For a year now, the reality of humanity’s global struggle against the coronavirus has felt oddly fictional. Very much, in fact, like a blockbuster movie.
Covid-19: The Reckoning follows all the movie cliches. The story starts somewhere in the world requiring subtitles. Patient Zero eats a what? An infected bat? OK, maybe it’s a pangolin (what’s a pangolin? Who cares, never mind). Then the contagion spreads like a slow-motion tsunami across the planet as dumbass politicians first play it down, then panic. Or, in America’s case, dismiss it, blame China, promise it’ll go away, ignore it some more, commend the ingestion of light and disinfectant, ignore it again, actually get it, shrug it off, host a series of superspreader events, repeatedly lose an election then scuttle off to become a human pathogen infecting civilian life. Again.
It’s time we drafted in some Hollywood scriptwriters. Otherwise we’ll be stuck in act two of this bullshit pandemic for ever.
Don’t get me wrong – the good guys and their dazzling minds have brought us a long way, through some very bumpy terrain. Epidemiologists, scientists, creators of vaccines: outstanding. Health workers, carers: heroic, the absolute best of us.
But it’s time to resolve the narrative. Give it a feel-good ending. I’m just spitballing here, but has anyone tried to “make contact” with this alien virus? We all know how sci-fi works. There must be a plucky linguist somewhere who could establish a link with the Covid community and ask it some obvious questions, like: “What in the name of microscopic balls do you actually WANT?”
If Joe Biden has any grasp of modern plague-story development, he’ll already have hired some screenwriters for the Situation Room. Gone are the days when the Pentagon was in charge. We’re not in the 20th century any more, Toto. Monsters and aliens used to be visible military targets; the audience was guaranteed wave after wave of futile ballistics and heavy casualties. Now the enemy is invisible, deadly and very, very smart.
Viruses, like Rupert Murdoch, can change the way people think. I’m still reeling from the frankly terrifying discovery that the “ordinary” flu virus has a sinister intelligence that can alter human behaviour. Once the flu virus is inside you, it doesn’t simply make itself at home. It whispers into your subconscious, like some ancient demon. Before you start feeling ill and become immobilised it persuades your brain that you should socialise, hard. The virus hijacks your mood, and your diary. It wants you to mingle with people, so it can extend its empire from you to your friends.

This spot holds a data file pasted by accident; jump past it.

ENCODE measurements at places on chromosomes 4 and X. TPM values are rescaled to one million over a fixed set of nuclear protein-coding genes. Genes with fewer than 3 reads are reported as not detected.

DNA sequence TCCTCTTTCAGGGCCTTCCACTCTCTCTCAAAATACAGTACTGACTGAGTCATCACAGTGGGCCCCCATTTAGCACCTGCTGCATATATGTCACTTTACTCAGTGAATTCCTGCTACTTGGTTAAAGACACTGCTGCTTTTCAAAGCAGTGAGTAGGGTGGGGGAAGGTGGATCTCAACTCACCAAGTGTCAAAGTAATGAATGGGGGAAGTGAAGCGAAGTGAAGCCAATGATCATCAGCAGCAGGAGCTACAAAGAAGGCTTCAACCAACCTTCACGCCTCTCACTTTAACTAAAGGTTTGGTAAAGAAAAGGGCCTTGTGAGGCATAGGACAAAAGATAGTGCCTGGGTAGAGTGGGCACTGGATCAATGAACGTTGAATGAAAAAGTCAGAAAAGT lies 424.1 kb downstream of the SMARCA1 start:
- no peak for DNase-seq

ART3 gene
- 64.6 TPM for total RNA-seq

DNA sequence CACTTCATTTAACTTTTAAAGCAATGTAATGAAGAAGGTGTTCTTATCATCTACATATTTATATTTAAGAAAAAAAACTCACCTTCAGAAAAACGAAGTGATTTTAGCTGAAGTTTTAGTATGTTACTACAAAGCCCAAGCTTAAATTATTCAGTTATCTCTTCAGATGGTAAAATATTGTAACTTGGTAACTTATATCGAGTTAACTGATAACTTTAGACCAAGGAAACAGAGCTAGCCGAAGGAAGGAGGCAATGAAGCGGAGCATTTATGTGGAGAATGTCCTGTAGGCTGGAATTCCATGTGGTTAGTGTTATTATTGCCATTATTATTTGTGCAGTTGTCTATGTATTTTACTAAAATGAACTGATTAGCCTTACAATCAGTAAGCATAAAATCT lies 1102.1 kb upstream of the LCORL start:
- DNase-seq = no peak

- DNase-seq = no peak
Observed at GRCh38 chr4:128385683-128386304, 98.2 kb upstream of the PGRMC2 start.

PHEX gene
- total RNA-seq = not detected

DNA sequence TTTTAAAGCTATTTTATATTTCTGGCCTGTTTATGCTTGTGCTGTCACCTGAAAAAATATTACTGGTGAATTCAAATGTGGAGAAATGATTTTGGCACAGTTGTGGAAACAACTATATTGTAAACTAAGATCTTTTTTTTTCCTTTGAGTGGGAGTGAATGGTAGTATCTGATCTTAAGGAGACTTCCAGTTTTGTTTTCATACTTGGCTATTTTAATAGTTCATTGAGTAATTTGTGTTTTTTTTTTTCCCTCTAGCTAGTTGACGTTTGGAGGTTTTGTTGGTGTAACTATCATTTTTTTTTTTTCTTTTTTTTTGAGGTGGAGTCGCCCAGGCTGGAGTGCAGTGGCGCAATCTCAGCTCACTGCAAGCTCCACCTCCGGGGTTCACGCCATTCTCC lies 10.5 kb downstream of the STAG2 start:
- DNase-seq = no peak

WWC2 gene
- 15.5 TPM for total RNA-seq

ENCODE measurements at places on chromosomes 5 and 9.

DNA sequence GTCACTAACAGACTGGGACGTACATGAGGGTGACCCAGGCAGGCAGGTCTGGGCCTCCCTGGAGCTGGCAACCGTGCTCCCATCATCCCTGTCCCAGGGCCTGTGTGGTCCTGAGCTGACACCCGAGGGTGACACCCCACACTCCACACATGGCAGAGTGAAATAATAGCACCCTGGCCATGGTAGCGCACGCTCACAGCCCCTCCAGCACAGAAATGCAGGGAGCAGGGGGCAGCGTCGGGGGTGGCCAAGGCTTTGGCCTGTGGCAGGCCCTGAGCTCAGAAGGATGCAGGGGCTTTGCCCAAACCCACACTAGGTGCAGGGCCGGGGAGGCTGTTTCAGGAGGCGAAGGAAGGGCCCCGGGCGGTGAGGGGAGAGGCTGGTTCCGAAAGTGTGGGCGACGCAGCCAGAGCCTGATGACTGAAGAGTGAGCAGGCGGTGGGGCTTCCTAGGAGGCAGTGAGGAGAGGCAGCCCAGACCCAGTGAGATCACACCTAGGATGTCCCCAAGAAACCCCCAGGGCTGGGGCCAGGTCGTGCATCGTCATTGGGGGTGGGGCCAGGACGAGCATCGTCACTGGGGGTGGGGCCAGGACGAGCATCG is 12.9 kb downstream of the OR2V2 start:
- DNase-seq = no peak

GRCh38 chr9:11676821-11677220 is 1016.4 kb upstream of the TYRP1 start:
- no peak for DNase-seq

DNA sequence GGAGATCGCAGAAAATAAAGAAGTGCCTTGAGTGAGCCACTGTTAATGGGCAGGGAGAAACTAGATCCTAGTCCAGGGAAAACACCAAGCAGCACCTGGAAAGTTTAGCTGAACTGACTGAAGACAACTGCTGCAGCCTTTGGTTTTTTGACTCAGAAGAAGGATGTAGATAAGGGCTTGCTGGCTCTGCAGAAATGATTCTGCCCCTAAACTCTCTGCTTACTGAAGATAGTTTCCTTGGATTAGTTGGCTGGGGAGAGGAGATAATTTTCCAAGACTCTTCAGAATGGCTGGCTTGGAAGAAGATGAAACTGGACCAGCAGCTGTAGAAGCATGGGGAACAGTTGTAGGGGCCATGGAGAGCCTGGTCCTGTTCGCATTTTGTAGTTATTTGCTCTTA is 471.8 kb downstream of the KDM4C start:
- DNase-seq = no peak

Covid’s obviously clever. But it’s not really thinking ahead, is it? It’s horrifically good both at invasion and at counter-intelligence, mutating into more transmissible variants. But if the human host dies, so does the terrorist virus cell within. Stalemate. A dead end.
Imagine, right now. An airless room in DC dominated by a large whiteboard and a table covered in writers’ notebooks, snack crumbs, pens, coffee cups and untroubled fruit. The air is alive with questions: how do we outsmart it? What’s the virus’s motivation? What does it want? Do the local clusters of Covid inside people communicate with one another? How? That’s insane. How does the virus know when to mutate everywhere? If the virus is so clever why does it behave like a suicide bomber? Wouldn’t it want a calmer, more productive future? Is there any way humanity and the virus could co-exist? Can we cut a deal?
Obviously if we do rewrite this blockbuster it’ll cost a fortune. Someone has to bankroll this. Someone has to greenlight it. OK, let’s say for now the United Nations organises a whip round and final approval comes from a bleary God, whose centuries-long sleep has ended with her pandemic alarm going off. Early casting thought for God – Julia Louis-Dreyfus.
Pitch: God reveals herself to the global coronavirus community and humanity simultaneously via electron microscopes or whatever all over the world. She appoints a coronavirus protein, call him Cyrus for now, to be chief Covid negotiator. Representing Earth will be Greta Thunberg, just for the counter-patriarchal mischief.
Cyrus and Thunberg learn to trust one another, to work together. Under guidance from this interventionist God who’s in a good mood for a bloody change they create huge synthetic lung farms in the Sahara desert. Long polytunnels of wet-market environmental conditions. The virus culture may now grow peacefully beyond its predatory existence, and settle.
Then we discover the virus is really good at turning carbon dioxide into clean energy. Even better, the lung farms in time convert the Sahara desert into a brand-new rainforest. Cyrus finds love. Thunberg becomes Pope. God goes back to sleep, everyone’s happy, the soundtrack by Wendy Carlos swirls into a final crescendo, bosh. All ready for the next pandemic.
Ian Martin is a comedy writer. His credits include Veep, The Death of Stalin, Avenue 5, The Thick of it and more